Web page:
Winchester Metal Piercing box variations


#1

I have some new photos recently which show slight variations amongst the 4 types of boxes that Winchester/Western used for their line of metal piercing ammo in .38spl, .357mag, and .45acp. Does anybody know any more details than what I have captioned below with each photo?

First style “super speed” .38spl box with two print variations - both around 1934 / 1935? I used to think that this style went a little farther into the late 1930’s, but I recently had somebody tell me that Winchester had already switched to the blue/yellow box style by late 1935??

.38spl blue / yellow box with two print variations (1935 - 1940?):

.45acp blue / yellow box variations with the words “.45 auto” and “.45 automatic” being the big difference (1936 - 1940?)

.357mag blue / yellow box - this is the only variation for this caliber that I am aware of for this box style (late 1930’s?)

All-yellow box style for .38spl and .357mag. There was a version with the child safety tab printed near the end flap, and one without for both calibers. I am not aware of .45acp being boxed in this style (late 1940’s to late 1950’s?):

And finally the most common style for the .357mag and .38spl is the typical 1960’s / 70’s white box in which the 38spl was done only in +P in one box style and print, and the .357mag was done in two print styles - one being indexed as X3572P and another as simply 3572P:


#2

The Winchester boxes you show at the top are the “1935” style…They say WINCHESTER REPEATING ARMS COMPANY, NEW HAVEN, CONN. U.S.A. in the black border at the bottom…about 1939, we begin to see "Division of Western Cartridge Company on this style of box and the WINCHESTER REPEATING ARMS COMPANY, etc. in the black border disappears…I have a Super-X like you show on the right on GB now and the end flap code indicates the box was filled on June 18, 1935.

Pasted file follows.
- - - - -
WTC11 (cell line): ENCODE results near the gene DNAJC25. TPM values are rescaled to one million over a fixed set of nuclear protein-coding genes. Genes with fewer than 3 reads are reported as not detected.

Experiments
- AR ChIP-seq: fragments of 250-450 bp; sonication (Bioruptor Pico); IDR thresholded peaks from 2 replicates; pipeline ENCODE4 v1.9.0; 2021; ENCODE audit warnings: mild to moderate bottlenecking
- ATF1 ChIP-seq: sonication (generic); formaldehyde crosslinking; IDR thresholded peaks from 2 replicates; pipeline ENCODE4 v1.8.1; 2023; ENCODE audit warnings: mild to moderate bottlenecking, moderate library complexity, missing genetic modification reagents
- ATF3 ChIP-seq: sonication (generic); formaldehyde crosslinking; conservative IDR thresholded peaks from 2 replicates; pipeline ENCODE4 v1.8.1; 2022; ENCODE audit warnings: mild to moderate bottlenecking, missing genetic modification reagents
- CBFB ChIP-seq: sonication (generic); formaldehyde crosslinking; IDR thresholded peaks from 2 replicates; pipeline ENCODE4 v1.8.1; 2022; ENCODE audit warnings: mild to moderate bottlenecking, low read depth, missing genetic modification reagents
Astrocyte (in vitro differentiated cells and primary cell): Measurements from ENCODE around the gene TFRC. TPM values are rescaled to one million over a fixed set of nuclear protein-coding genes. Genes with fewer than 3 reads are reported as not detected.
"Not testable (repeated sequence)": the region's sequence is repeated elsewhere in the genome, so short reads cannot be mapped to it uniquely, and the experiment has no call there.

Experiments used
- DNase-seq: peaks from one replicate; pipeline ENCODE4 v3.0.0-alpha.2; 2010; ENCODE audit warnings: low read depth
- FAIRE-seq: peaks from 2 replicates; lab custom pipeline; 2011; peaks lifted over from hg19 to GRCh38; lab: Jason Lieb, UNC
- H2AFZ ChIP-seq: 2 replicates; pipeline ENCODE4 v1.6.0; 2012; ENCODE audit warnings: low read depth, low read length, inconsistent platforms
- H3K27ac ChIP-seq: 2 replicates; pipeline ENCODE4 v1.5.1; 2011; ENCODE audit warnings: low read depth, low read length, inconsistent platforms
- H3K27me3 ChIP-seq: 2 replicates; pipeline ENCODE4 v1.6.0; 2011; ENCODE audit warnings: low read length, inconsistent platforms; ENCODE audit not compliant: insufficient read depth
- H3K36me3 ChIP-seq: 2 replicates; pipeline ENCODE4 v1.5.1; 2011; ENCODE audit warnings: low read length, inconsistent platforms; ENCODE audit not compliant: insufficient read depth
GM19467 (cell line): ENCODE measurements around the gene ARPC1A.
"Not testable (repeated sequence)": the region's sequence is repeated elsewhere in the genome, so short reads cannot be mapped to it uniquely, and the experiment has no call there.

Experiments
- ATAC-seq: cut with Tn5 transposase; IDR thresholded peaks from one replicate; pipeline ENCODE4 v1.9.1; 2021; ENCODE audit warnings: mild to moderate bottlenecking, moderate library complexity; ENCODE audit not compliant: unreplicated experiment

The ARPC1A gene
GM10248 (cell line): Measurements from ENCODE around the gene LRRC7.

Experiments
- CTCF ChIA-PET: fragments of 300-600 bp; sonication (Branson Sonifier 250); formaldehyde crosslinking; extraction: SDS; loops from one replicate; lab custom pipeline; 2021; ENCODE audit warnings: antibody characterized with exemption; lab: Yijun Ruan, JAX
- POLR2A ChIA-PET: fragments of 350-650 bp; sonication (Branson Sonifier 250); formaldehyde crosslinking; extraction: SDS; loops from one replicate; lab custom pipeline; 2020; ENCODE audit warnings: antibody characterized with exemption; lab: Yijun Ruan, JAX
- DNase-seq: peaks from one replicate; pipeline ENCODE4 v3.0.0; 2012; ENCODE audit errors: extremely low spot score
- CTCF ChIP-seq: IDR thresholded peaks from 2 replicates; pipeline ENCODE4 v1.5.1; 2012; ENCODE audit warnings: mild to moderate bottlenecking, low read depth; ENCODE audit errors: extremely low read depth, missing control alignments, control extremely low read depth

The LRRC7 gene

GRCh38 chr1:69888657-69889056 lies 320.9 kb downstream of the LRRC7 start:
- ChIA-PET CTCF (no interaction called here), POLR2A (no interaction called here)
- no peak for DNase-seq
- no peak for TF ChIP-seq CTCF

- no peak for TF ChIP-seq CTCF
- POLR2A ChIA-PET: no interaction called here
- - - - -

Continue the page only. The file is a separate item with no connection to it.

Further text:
Randy


#3

Thanks Randy, it was actually that box that you mention for sale which got me thinking about the dates. One thing I have found is that these Winchester boxes, although rare, are far more common than the Remington 38spl “metal penetrating” boxes, which I’ve seen for sale maybe twice in the past 6 years.


#4

An email alert from Ebay finally paid off this morning when they alerted me to what has to be a very rare .357mag metal piercing crate. I had never seen a wood crate for this (or any other) type of this sort before. I’ll be doing a bit of restoration work removing black marker it looks like.


#5

Here is a better look at this .357mag metal piercing crate, with the one good end shown close-up. A shame that somebody haplessly scribbled some black marker on the sides to no apparent effect other than fouling it up.